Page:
Are training wheels old school for learning how to ride a bike? - AmericaNowNews.com

Are training wheels 'old school' for learning how to ride a bike?

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Most people remember learning to ride a bike with the aid of training wheels, but some people say that's the wrong way to learn.  

Mark Abrams works at BikeSource, a bicycle shop in Charlotte, North Carolina.

He says the way most adults learned to ride a bike doesn't necessarily mean it's the right way.

"The training wheels are for the parents, they're not for the children," Abrams said.

In his opinion, training wheels are for parents who don't want to watch their kids fall off their bike.

Abrams says all that does is delay the learning process because the hardest part about riding a bike isn't learning how to pedal.

Instead, it's learning how to balance a bike and training wheels essentially prevent you from mastering that skill.

"At no time does a bike lock itself vertically underneath you," said Abrams. "Therefore, it's kind of misleading for a child to ride on a bike that's just rigidly vertical."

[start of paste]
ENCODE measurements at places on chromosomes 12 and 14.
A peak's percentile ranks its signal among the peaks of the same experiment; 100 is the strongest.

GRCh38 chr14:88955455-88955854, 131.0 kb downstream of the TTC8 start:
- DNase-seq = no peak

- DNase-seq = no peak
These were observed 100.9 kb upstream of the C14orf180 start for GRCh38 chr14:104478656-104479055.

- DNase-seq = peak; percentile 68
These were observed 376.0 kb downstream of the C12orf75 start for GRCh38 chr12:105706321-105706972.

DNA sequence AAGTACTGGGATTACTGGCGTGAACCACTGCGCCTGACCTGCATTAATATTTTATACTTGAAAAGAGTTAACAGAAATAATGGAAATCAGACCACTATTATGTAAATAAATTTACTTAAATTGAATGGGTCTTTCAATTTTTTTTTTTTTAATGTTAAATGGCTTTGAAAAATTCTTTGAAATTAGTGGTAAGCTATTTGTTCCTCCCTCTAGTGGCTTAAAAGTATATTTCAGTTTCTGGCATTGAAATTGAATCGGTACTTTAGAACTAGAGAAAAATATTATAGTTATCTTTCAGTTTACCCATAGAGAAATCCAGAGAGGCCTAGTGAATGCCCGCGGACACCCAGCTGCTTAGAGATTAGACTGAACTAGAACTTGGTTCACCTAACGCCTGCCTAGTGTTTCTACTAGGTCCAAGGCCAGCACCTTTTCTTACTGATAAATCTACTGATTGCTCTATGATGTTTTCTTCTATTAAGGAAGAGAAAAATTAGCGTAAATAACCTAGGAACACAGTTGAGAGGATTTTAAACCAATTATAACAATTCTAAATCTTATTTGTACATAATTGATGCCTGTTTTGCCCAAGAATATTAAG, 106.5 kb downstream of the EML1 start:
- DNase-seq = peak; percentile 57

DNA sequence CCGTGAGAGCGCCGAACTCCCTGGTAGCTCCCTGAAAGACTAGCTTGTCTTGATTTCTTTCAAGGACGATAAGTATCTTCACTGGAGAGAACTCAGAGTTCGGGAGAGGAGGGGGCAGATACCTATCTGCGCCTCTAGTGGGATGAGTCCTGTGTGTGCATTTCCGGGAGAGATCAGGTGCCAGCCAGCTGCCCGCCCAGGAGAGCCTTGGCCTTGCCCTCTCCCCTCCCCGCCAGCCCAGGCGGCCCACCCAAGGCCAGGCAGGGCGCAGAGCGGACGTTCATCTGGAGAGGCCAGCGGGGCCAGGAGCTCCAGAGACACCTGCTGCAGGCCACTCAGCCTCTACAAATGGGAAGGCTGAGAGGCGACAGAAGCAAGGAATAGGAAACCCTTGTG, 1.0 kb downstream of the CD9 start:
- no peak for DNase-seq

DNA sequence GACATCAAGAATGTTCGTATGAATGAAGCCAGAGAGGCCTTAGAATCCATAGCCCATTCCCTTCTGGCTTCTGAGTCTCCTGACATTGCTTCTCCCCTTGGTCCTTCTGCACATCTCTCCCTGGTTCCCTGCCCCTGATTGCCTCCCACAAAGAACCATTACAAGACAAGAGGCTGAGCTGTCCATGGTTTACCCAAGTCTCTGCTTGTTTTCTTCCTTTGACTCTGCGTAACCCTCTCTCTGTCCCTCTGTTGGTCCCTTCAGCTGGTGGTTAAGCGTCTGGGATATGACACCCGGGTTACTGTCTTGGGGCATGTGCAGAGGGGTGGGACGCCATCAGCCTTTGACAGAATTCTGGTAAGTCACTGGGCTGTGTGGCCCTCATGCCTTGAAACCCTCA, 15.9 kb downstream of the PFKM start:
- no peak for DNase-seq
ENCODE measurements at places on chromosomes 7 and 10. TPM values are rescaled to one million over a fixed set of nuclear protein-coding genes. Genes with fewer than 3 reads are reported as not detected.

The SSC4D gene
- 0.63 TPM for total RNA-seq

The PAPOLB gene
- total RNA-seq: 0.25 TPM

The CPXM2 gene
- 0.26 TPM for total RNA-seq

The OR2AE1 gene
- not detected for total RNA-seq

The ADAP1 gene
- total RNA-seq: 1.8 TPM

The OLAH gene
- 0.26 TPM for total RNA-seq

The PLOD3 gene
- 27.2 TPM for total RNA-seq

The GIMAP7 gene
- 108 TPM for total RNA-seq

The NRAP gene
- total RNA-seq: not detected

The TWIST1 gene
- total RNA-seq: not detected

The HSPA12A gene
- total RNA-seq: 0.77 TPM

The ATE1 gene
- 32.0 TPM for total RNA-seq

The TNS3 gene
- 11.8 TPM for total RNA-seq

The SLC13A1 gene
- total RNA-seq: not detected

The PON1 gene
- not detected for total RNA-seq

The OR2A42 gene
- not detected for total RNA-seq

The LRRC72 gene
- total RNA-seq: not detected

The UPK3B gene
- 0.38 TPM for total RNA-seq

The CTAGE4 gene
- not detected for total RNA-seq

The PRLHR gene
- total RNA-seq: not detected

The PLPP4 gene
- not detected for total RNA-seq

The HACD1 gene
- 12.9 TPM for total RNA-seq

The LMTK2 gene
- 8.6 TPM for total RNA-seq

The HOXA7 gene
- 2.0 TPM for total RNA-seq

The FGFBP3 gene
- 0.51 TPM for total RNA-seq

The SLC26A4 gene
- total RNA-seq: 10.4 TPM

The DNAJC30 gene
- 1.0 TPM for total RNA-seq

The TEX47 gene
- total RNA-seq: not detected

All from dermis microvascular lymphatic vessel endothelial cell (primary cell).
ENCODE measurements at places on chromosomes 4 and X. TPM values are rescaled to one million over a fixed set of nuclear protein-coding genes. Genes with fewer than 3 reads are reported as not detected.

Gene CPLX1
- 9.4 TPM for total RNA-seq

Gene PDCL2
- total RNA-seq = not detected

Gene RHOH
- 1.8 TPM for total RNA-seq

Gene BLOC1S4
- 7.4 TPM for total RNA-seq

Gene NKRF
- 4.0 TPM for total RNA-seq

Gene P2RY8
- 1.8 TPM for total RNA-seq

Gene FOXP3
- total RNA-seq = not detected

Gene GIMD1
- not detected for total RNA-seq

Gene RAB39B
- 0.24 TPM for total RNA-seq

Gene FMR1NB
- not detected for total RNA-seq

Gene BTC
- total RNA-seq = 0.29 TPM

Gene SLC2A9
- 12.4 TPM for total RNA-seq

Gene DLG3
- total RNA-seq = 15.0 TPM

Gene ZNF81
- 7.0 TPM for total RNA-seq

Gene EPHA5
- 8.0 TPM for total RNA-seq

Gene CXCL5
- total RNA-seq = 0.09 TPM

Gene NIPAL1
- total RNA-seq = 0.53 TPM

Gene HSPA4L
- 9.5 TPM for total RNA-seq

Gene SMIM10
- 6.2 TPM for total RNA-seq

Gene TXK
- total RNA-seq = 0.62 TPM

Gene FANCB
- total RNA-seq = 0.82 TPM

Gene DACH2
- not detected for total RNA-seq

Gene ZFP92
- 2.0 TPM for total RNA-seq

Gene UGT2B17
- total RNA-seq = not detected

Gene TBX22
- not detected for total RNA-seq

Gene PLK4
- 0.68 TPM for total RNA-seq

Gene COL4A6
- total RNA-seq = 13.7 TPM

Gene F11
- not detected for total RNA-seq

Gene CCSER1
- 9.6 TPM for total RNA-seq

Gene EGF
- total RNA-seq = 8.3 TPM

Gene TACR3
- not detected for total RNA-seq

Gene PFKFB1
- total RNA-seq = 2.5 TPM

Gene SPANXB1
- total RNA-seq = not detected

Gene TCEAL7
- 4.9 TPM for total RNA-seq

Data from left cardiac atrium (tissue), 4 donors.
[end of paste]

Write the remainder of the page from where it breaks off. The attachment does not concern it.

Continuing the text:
To correct decades of four-wheeled dependency, bring on the balance bike. It has no pedals, but it does have little ledges for your child's feet to rest. 

Parents can upgrade to a bicycle when their child is able to coast without crashing. They learn to make turns by shifting their weight.

Encouraged by the unique design of balance bikes, but not their price tag, some parents try to engineer the best of both biking worlds.

"I can make that a balance bike, it's just that simple," said Kevin Thompson. 

By removing the pedals on 3-year-old Stella's current model, she has something of a balance bike with pedals that can be replaced later.

It's a crafty idea, but pro shops caution that balance bikes are specifically constructed for little riders. They are low to the ground to make it easy to dismount and recover.

If your child is already riding their bike with training wheels, it's important to use these learning aids as intended.

First, start with a half-inch space under each wheel.

A little wiggle will start moving those muscles, forcing a child to balance and stay upright.

After a week or two, add another half-inch as a new goal to keep the training wheels from hitting the ground.

The wheels can come off when the child starts learning to turn, and only the inside training wheel touches.

"I don't know that one is right or wrong, it's just what the kid likes," said Thompson.

He's right.

Both methods can teach children how to bicycle in just a few weeks as long as there's room to wiggle in their training wheels or bike on balance alone.

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